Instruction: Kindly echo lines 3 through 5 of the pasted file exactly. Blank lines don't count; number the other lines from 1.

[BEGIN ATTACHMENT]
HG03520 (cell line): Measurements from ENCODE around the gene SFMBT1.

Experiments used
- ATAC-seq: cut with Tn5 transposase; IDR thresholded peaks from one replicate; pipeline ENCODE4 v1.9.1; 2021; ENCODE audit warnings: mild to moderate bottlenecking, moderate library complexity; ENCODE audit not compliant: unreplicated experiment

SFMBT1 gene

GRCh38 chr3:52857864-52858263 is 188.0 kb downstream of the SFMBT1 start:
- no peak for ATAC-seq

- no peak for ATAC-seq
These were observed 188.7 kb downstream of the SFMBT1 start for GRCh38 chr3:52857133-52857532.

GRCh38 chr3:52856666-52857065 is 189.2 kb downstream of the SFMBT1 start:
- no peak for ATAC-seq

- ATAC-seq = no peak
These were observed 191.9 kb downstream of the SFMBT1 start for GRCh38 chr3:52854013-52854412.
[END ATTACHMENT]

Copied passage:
- ATAC-seq: cut with Tn5 transposase; IDR thresholded peaks from one replicate; pipeline ENCODE4 v1.9.1; 2021; ENCODE audit warnings: mild to moderate bottlenecking, moderate library complexity; ENCODE audit not compliant: unreplicated experiment

SFMBT1 gene

GRCh38 chr3:52857864-52858263 is 188.0 kb downstream of the SFMBT1 start: